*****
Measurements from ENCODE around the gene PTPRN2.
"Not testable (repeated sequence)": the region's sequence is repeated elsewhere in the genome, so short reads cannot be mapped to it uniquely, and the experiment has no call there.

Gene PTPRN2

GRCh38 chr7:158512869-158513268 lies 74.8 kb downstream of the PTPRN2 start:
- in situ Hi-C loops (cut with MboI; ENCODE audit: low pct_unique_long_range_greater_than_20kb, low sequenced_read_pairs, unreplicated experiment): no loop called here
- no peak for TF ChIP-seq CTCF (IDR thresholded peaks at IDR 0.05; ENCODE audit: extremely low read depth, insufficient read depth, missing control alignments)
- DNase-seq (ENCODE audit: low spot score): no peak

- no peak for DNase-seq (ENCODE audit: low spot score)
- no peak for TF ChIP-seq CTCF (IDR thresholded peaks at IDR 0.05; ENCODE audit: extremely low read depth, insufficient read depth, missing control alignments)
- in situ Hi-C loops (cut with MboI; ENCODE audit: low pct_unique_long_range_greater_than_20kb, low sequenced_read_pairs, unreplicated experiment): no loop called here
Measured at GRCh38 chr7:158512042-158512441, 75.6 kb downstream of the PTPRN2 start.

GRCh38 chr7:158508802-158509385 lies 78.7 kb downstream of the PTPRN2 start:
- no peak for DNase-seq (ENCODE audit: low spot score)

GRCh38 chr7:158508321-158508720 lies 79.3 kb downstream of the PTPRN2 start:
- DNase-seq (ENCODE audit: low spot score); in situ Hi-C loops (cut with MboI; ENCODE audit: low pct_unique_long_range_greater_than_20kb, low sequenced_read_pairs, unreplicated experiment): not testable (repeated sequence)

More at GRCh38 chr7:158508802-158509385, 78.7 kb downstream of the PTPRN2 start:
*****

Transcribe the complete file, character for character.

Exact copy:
Measurements from ENCODE around the gene PTPRN2.
"Not testable (repeated sequence)": the region's sequence is repeated elsewhere in the genome, so short reads cannot be mapped to it uniquely, and the experiment has no call there.

Gene PTPRN2

GRCh38 chr7:158512869-158513268 lies 74.8 kb downstream of the PTPRN2 start:
- in situ Hi-C loops (cut with MboI; ENCODE audit: low pct_unique_long_range_greater_than_20kb, low sequenced_read_pairs, unreplicated experiment): no loop called here
- no peak for TF ChIP-seq CTCF (IDR thresholded peaks at IDR 0.05; ENCODE audit: extremely low read depth, insufficient read depth, missing control alignments)
- DNase-seq (ENCODE audit: low spot score): no peak

- no peak for DNase-seq (ENCODE audit: low spot score)
- no peak for TF ChIP-seq CTCF (IDR thresholded peaks at IDR 0.05; ENCODE audit: extremely low read depth, insufficient read depth, missing control alignments)
- in situ Hi-C loops (cut with MboI; ENCODE audit: low pct_unique_long_range_greater_than_20kb, low sequenced_read_pairs, unreplicated experiment): no loop called here
Measured at GRCh38 chr7:158512042-158512441, 75.6 kb downstream of the PTPRN2 start.

GRCh38 chr7:158508802-158509385 lies 78.7 kb downstream of the PTPRN2 start:
- no peak for DNase-seq (ENCODE audit: low spot score)

GRCh38 chr7:158508321-158508720 lies 79.3 kb downstream of the PTPRN2 start:
- DNase-seq (ENCODE audit: low spot score); in situ Hi-C loops (cut with MboI; ENCODE audit: low pct_unique_long_range_greater_than_20kb, low sequenced_read_pairs, unreplicated experiment): not testable (repeated sequence)

More at GRCh38 chr7:158508802-158509385, 78.7 kb downstream of the PTPRN2 start: